If you turn on any sports event or attend any game today, it is hard to believe that African Americans were once banned from most American sports. While they did have their own ‘black teams’, they were not included in the semi pro, pro and national teams. Jackie Robinson, one of the greatest baseball players ever, was the first to break these bonds of segregation and opened the doors for the talent of thousands of African Americans everywhere.
Jackie Robinson was born in 1919 to a very poor single mother. His older brother had come in just behind Jesse Owens in the 1936 Berlin Olympic Games with a silver medal and inspired Jackie to go for his dreams. Jackie showed excellence is a variety of sports, including football. He attended University of California in Los Angeles and became the first attendee to cover four different sports and gain all varsity letters.
Robinson served in the Army from 1942 through 1944. It was during this time that he began gaining his strength of feeling for equality in America. His refusal to move to the back of a transport bus led to his arrest and eventual court-martial. Although he was acquitted as well as given an honorable discharge, he demonstrated a level of moral conviction that would follow him through the rest of his life.
After leaving the Army, Jackie played in the African American professional baseball league. It was thanks to Branch Rickey, the Brooklyn Dodgers vice president, that Robinson accepted the invitation to help integrate the world of baseball. Jackie jumped into the games with the Montreal Royals, which was at the time, a farm league for the Brooklyn Dodgers. Rickey and Robinson both knew there would be racial repercussions in this decision and they had a mutually agreed upon pact that Robinson would not fight back. Robinson overcame the many problems, which included negativity towards his own family. He led the team to a high batting and field percentage average. His performance allowed Robinson to join the Dodgers in 1945, marking him as the first African American to play on a major league team.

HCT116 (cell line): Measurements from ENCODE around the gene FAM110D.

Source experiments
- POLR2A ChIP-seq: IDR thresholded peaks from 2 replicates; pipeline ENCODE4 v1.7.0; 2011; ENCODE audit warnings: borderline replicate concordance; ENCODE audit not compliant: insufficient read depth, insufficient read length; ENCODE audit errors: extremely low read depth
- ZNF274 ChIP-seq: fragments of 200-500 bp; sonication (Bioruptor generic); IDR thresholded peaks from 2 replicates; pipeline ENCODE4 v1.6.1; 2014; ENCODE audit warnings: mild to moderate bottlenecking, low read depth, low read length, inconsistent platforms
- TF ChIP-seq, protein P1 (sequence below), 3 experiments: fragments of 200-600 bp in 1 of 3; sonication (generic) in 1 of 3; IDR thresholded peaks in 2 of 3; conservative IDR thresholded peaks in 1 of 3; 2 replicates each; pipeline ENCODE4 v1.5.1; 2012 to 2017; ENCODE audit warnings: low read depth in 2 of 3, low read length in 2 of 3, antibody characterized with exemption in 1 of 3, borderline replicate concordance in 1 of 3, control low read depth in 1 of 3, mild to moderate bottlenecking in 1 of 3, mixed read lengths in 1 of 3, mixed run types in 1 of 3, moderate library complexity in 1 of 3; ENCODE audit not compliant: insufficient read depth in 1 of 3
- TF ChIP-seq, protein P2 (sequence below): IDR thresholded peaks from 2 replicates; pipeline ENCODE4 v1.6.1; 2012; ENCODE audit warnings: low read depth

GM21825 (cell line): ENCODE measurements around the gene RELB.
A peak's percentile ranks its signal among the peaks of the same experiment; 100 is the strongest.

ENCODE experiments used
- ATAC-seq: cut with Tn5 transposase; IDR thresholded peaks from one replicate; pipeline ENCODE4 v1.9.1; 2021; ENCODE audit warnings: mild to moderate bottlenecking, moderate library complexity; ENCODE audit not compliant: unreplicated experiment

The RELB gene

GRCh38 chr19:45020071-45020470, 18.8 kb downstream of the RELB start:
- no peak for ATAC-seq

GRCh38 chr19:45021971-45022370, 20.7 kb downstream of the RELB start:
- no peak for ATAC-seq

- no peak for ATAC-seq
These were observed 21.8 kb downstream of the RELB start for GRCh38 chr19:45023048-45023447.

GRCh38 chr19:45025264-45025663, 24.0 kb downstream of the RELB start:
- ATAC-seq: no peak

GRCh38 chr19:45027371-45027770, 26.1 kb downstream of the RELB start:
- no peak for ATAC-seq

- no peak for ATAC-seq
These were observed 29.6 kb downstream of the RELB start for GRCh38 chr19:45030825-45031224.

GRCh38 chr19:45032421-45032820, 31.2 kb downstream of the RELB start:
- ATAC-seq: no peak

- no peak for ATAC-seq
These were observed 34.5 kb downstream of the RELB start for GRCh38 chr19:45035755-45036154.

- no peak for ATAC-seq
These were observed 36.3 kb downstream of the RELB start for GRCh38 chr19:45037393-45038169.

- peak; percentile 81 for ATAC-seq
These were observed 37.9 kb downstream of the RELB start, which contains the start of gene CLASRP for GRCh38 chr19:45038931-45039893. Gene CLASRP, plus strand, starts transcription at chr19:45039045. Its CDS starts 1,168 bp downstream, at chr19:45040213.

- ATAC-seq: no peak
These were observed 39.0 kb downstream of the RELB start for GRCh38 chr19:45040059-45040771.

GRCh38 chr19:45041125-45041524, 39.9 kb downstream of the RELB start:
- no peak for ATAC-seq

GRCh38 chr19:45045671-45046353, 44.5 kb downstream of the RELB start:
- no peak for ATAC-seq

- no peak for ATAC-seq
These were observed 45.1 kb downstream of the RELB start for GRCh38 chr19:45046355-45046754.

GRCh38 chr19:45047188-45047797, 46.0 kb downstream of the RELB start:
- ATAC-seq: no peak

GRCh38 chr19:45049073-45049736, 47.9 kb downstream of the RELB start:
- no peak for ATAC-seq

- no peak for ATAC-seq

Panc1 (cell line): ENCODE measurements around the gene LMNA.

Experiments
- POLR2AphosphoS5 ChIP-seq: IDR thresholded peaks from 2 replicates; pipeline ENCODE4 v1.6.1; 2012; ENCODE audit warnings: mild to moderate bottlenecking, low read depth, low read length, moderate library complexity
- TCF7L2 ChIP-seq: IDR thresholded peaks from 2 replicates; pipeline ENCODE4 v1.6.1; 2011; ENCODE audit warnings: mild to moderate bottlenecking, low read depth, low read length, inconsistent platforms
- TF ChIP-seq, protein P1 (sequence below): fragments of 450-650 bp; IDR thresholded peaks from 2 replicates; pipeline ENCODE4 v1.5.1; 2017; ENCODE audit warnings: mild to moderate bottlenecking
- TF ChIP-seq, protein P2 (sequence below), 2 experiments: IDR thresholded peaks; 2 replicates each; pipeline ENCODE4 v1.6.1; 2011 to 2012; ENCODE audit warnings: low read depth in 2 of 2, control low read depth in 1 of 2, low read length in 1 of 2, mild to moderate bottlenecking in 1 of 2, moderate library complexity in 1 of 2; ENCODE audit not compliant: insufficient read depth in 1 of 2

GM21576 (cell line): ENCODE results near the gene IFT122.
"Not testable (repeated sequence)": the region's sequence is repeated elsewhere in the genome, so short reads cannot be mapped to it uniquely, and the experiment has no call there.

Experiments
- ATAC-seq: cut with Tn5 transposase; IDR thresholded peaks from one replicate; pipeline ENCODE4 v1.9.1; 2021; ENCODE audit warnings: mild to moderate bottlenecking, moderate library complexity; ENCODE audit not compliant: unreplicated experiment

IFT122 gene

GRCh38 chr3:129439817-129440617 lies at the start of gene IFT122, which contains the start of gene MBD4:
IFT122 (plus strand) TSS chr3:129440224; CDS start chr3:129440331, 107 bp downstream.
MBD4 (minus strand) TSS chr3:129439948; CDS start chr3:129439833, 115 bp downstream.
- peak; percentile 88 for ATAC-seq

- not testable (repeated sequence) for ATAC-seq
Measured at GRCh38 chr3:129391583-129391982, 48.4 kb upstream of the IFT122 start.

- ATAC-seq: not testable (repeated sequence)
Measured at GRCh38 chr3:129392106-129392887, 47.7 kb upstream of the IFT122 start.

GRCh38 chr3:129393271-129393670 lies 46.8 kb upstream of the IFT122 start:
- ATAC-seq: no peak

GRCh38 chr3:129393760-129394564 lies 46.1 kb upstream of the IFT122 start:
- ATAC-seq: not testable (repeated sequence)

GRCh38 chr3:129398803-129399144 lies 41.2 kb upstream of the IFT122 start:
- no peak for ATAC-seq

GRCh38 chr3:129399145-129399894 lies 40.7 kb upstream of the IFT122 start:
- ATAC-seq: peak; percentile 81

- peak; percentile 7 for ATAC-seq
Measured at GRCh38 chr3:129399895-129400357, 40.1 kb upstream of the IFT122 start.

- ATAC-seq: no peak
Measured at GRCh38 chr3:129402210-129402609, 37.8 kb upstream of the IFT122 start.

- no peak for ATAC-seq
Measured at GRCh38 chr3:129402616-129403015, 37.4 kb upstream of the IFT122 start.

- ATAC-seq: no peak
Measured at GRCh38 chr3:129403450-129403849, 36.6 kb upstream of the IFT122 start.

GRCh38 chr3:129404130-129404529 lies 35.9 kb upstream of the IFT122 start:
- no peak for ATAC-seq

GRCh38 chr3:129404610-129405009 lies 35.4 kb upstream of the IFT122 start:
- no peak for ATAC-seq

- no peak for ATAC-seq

Just because Jackie was part of a major league team, didn’t mean that the problems stopped. Instead, the difficulties escalated. One of the worst games was against the Philadelphia Phillies. The Phillies team members and their manager screamed out racially motivated remarks and threatened to boycott the game. Even his own team began to talk about refusing to play. Leo Durocher, then Dodgers manager, informed the rest of his team that they could be traded off if they didn’t play. Durocher stood by Robinson and his loyalty set precedence with both Jackie and the team.
Robinson’s performance as a baseball player brought twelve home runs and the eventual National League pennant for the Dodgers. He set a league record for number of times he stole home (19) and eventually became one of the highest paid athletes in the history of the Dodgers.
Jackie became a well known voice for the civil rights movement, testifying at the House Un-American Activities committee in 1952 on the topic of discrimination and attesting to the Yankees baseball team as being one of the most racist’s organizations in sports.
Robinson’s achievements in baseball included many World Series wins and National League Pennants. He retired in 1957 and will always be remembered as not only one of the best baseball players in American history, but an individual of conviction that helped to break the color barriers in sports.